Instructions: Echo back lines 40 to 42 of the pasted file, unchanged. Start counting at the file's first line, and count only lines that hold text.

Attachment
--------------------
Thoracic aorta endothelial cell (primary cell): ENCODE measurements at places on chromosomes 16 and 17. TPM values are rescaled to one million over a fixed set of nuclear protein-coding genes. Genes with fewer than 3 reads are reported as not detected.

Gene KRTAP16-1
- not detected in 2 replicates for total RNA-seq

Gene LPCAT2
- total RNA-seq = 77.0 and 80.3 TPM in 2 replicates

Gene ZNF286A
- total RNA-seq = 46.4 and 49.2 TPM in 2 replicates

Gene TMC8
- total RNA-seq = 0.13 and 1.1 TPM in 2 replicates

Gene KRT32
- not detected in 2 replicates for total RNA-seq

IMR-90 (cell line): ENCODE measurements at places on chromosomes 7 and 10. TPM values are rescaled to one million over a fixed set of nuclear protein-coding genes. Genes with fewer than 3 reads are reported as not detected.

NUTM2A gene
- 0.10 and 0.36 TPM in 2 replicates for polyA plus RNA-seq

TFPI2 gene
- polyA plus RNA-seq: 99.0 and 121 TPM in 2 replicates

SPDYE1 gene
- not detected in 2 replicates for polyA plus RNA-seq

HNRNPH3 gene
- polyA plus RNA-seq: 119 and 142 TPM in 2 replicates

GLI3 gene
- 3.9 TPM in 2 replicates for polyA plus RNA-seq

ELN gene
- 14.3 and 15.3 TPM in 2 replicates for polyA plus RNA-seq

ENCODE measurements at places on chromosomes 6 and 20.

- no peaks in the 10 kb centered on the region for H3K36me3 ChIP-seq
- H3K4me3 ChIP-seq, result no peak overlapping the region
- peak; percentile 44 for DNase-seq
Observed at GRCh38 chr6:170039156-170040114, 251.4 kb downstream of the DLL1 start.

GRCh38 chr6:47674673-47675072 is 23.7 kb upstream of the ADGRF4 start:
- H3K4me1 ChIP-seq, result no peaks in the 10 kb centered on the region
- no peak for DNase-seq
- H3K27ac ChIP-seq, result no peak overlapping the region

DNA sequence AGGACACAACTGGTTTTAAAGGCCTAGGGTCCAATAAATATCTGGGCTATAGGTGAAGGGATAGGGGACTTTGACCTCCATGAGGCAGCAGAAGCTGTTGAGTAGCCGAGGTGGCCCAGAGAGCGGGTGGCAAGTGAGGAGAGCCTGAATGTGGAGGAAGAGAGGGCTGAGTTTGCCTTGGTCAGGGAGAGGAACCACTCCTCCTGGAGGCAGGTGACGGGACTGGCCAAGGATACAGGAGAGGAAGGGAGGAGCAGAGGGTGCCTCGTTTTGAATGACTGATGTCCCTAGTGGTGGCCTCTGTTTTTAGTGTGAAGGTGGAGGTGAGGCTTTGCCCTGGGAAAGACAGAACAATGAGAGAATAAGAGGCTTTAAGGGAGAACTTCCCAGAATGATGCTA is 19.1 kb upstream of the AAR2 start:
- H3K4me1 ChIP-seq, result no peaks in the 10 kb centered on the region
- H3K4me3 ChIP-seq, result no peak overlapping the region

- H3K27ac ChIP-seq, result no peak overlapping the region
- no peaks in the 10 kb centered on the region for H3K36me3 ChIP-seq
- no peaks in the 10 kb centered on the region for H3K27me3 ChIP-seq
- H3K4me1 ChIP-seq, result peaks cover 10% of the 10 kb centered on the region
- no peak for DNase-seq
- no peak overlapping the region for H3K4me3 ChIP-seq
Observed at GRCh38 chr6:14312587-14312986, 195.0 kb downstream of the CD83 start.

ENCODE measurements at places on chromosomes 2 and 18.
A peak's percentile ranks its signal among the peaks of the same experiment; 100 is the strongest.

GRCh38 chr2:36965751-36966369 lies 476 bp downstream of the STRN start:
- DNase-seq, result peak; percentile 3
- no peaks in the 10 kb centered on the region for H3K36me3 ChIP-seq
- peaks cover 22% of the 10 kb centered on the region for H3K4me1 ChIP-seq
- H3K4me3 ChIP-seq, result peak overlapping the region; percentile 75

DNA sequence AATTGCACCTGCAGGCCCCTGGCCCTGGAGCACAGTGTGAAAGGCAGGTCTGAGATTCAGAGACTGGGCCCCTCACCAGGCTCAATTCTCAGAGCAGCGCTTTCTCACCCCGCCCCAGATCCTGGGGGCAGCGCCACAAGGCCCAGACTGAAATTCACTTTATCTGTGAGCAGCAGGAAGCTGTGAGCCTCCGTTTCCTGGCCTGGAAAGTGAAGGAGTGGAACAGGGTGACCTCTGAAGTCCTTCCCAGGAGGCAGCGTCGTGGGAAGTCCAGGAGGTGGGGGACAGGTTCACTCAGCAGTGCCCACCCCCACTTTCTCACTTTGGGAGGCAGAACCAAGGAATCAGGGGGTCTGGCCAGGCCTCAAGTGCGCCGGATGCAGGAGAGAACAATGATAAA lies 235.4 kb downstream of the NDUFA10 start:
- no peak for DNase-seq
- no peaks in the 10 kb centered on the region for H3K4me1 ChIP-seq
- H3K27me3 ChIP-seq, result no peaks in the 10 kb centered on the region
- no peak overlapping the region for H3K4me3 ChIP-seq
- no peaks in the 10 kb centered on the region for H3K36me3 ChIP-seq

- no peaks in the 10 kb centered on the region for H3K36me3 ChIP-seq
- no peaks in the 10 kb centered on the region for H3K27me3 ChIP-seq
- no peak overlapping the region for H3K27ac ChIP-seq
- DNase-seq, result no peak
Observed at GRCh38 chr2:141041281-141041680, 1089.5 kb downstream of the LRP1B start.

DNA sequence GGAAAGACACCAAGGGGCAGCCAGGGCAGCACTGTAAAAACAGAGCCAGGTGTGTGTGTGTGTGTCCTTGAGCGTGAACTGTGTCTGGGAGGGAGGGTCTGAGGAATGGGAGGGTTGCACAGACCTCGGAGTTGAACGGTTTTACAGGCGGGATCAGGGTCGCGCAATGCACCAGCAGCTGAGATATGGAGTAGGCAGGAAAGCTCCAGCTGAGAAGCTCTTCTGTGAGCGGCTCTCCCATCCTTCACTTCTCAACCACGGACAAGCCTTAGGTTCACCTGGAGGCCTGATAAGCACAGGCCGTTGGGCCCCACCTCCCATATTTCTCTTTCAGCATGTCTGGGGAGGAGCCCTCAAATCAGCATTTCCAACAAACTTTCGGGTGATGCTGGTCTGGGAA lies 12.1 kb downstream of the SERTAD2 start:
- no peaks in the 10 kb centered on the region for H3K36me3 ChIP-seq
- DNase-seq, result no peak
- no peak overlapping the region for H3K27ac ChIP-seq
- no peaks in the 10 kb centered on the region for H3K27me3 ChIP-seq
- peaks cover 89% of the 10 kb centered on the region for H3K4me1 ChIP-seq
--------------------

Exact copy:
- H3K4me1 ChIP-seq, result peaks cover 10% of the 10 kb centered on the region
- no peak for DNase-seq
- no peak overlapping the region for H3K4me3 ChIP-seq